Back in the early 1980s, the must-have Christmas toy atop many kids’ lists was a soft, squishy-faced, so-homely-it’s-adorable Cabbage Patch Kid. People were rioting in the stores, and the dolls (originally created by Xavier Roberts, although he later settled a lawsuit alleging he stole the design from another dollmaker) were selling on the black market at 10 times the retail price of $25. By the end of that first year, toymaker Coleco had sold some 3 million of the dolls, each of which came complete with its own “adoption” papers from Babyland General Hospital; sales reached $2 billion in 1984. By the late ‘80s, the craze had died down, leaving Coleco in financial difficulties; Hasbro later bought it.

Hatchimals were the Cabbage Patch Kids of 2016. The furry, plastic-egg encased creatures that sparked last year’s Christmas craze (and made their Canadian makers into billionaires) continues its run near the top this year, with Spin Master introducing six new types for kids to collect. There are also new “Collegtibles,” mini versions that run about 1/10th of the size of the original Hatchimals.

Teddy Ruxpin and Roarin' Tyler

Teddy Ruxpin and Roarin’ Tyler.

THEN: Teddy Ruxpin (1980s)
NOW: Roarin’ Tyler 

When Teddy Ruxpin made his debut in 1985, he was the original animatronic toy. Released by toy company Worlds of Wonder, Teddy would move his mouth when telling stories (thanks to a cassette player inserted in his back), a feature that made him the most wanted toy of the 1985-86 holiday seasons. “Kids adored Teddy Ruxpin so much that he became a multi-billion dollar product in five years,” Jeremy Padawer, president of Wicked Cool Toys (which recently launched an updated version of Teddy Ruxpin), told CNN Money.

Unlike his ‘80s predecessor, the new Ruxpin will have to compete with other animatronic toys on the market—such as the latest entrant from Hasbro’s FurReal line, Roarin’ Tyler. The plush tiger responds to touch and sound, closing his eyes when kids pet his head, roaring back at them if they roar and even playing tug-of-war when they wave a little squeaker toy near his mouth. In addition to the orange-and-black-striped Roarin’ Tyler, the must-have toy also comes in a white tiger version named Ivy.

Robert the Robot and Think & Learn Teach ‘n Tag Movi

Robert the Robot and Think & Learn Teach ‘n Tag Movi. 

THEN: Robert the Robot (1950s)
NOW: Think & Learn Teach ‘n Tag Movi

In 1954, the Ideal Toy Company debuted Robert, the first plastic robot to be manufactured in the United States, in the Sears Christmas catalog. Priced at just under $6 (almost $54 in 2016 dollars), Robert the Robot came accompanied with his own remote control, and according to Ideal’s vigorous advertising campaign: “He walks, talks, and his eyes light up.” Originally intended as a tie-in with the movie Tobor the Great, Robert became a sensation all on his own. Ideal later licensed T-shirts and other related merchandise and he made a cameo in the 1956 movie There’s Always Tomorrow with Barbara Stanwyck and Fred MacMurray.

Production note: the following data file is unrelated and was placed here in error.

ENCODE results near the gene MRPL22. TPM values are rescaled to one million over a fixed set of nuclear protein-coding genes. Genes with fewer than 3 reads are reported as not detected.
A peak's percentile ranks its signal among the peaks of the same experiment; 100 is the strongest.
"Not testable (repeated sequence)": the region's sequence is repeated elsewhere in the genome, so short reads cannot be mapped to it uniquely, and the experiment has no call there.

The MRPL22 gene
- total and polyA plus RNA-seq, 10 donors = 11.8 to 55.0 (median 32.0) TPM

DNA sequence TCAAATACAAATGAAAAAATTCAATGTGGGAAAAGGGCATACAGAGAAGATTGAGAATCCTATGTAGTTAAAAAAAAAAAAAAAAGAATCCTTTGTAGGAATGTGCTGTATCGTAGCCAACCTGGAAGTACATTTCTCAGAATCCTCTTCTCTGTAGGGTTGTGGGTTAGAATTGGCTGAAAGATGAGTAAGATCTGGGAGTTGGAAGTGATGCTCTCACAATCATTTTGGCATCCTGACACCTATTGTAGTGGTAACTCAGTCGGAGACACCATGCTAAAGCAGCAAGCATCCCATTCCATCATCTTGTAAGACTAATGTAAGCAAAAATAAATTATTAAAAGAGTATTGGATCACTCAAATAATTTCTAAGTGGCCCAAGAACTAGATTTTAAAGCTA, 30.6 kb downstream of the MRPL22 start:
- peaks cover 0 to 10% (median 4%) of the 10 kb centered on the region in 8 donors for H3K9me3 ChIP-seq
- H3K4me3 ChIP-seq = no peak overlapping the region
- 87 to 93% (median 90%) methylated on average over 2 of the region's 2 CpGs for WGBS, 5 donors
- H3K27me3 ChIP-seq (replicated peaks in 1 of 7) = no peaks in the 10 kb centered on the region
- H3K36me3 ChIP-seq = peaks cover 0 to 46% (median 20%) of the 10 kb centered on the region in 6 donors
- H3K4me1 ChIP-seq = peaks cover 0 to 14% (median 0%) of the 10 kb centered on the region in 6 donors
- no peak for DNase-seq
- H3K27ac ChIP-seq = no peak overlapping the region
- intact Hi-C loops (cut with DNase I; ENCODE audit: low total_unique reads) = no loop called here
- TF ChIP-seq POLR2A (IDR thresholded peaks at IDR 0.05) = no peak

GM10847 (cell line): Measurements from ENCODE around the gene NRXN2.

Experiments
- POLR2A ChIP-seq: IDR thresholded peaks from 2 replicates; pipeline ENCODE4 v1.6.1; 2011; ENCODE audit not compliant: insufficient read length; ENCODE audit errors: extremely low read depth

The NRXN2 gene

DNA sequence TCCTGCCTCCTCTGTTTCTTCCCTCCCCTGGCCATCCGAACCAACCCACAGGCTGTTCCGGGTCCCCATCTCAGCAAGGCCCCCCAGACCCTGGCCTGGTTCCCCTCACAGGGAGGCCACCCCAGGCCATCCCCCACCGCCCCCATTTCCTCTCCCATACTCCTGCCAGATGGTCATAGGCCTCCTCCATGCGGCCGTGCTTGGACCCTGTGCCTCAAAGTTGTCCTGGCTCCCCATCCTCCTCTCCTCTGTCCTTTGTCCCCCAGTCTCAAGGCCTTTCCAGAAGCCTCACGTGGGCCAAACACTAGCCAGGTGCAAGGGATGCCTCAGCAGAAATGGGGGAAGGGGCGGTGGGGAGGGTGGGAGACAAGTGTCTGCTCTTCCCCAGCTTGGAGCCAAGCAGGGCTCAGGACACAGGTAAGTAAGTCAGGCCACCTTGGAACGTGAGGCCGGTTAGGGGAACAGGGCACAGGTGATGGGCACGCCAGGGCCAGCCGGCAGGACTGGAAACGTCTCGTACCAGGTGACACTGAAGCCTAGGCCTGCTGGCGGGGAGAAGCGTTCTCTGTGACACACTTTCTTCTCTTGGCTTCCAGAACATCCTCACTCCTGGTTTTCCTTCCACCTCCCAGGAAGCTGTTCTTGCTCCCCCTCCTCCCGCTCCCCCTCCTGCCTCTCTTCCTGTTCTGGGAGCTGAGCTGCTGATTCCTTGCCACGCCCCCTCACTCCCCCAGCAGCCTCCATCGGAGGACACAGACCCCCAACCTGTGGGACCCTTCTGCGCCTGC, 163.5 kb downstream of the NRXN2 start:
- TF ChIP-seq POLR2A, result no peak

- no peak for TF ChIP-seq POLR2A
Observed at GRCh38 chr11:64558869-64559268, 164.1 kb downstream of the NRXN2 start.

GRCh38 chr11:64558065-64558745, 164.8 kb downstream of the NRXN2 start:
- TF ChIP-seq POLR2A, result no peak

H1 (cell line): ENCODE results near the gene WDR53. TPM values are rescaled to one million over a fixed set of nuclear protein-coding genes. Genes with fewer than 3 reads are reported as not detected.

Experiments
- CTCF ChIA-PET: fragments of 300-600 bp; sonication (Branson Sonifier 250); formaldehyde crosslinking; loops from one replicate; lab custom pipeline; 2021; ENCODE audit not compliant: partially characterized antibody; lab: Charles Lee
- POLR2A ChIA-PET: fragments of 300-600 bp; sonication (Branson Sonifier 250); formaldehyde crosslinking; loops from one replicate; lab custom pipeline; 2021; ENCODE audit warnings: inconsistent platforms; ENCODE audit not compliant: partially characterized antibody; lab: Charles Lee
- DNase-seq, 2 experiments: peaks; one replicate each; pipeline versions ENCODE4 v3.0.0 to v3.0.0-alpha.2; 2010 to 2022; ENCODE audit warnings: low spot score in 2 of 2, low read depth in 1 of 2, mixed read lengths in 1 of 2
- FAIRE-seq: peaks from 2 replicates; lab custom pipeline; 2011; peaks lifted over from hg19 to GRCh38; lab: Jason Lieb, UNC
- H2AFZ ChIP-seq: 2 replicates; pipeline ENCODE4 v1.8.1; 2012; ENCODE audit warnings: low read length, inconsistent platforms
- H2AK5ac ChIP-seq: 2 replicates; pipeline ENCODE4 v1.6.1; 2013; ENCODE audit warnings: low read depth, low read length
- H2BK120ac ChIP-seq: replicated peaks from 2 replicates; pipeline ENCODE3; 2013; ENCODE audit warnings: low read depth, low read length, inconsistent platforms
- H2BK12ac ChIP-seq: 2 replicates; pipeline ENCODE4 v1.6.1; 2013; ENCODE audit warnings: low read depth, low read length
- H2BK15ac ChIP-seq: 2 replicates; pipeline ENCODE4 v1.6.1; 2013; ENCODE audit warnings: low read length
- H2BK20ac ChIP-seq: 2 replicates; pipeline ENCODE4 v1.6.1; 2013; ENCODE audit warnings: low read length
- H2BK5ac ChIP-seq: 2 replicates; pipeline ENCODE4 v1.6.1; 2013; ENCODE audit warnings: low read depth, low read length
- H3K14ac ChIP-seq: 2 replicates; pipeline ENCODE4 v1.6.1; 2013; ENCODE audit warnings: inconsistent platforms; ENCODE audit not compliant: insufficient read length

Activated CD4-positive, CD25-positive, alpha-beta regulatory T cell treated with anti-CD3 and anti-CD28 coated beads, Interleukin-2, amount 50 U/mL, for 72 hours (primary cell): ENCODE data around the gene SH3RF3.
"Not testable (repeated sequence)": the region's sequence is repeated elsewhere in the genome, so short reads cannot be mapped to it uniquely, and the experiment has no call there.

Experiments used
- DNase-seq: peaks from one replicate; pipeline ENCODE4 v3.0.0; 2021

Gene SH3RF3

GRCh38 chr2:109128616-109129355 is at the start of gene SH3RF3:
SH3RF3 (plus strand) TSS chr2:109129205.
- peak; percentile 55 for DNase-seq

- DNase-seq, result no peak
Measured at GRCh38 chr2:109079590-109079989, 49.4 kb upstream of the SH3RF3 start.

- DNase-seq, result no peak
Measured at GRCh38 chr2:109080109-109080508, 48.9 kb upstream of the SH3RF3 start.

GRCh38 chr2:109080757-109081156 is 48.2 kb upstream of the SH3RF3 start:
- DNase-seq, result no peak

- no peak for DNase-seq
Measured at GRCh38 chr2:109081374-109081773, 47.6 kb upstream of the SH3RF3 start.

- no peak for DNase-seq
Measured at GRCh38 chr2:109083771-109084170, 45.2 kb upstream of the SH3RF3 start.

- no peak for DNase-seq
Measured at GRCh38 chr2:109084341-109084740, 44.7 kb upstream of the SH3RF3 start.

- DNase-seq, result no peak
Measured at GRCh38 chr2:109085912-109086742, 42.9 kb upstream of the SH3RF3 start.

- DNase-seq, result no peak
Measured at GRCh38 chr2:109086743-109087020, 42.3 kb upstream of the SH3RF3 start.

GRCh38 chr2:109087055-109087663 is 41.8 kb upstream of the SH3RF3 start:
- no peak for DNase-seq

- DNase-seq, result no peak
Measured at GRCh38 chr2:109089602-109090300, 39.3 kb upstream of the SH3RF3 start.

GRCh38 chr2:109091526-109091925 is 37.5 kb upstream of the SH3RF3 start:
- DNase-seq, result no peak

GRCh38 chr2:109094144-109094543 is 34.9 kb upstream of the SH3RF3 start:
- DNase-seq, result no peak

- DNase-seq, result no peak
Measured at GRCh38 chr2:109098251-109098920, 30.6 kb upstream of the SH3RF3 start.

Think & Learn Teach n’ Tag Movi, an interactive learning robot from Mattel’s Fisher Price, is geared at a younger audience than Robert, but has capacities far beyond walking and talking. With his rugged tires and ability to turn 360 degrees, the little guy is able to get kids moving, through games like “red light, green light” and “Movi says.” It can also teach kids to identify various animal noises, and is definitely more expressive than your average robot, with more than 60 facial expressions in its display.

1970s Luke Skywalker action figure and Luke Skywalker, from Star Wars: The Last Jedi

1970s Luke Skywalker action figure and Luke Skywalker, from Star Wars: The Last Jedi, action figure. 

THEN: “Star Wars” action figures (1970s)
NOW: “Star Wars” Black Series 

Released in May 1977, the first of George Lucas’ Star Wars movies launched a worldwide craze that never really stopped. But because the movie wasn’t predicted to be such a success, Star Wars action figures (manufactured by toy company Kenner) weren’t even released until 1978. By the end of that year, Kenner had sold some 42 million. The original figures of Han Solo, Luke Skywalker, Darth Vader, Princess Leia and other characters inaugurated the trends of collecting action figures and making movie tie-in merchandise; they’re now worth as much as $200,000 each.

As 2017 is the 40th anniversary of the original film—plus the latest installment, Star Wars: The Last Jedi, is out this holiday season—it seems a particularly auspicious time for the launch of a new Black Series of action figures. At the New York Toy Fair, Hasbro unveiled the new line, which recreates the original artwork and style of Kenner’s figures. At six inches (rather than 3 ¾ inches) tall, the figures are more detailed than their smaller counterparts, and seemed designed to please even the most rabid fans and collectors. In addition to action figures, the Black Series line also features Force FX light sabers, vehicles and other collectible items.

RELATED CONTENT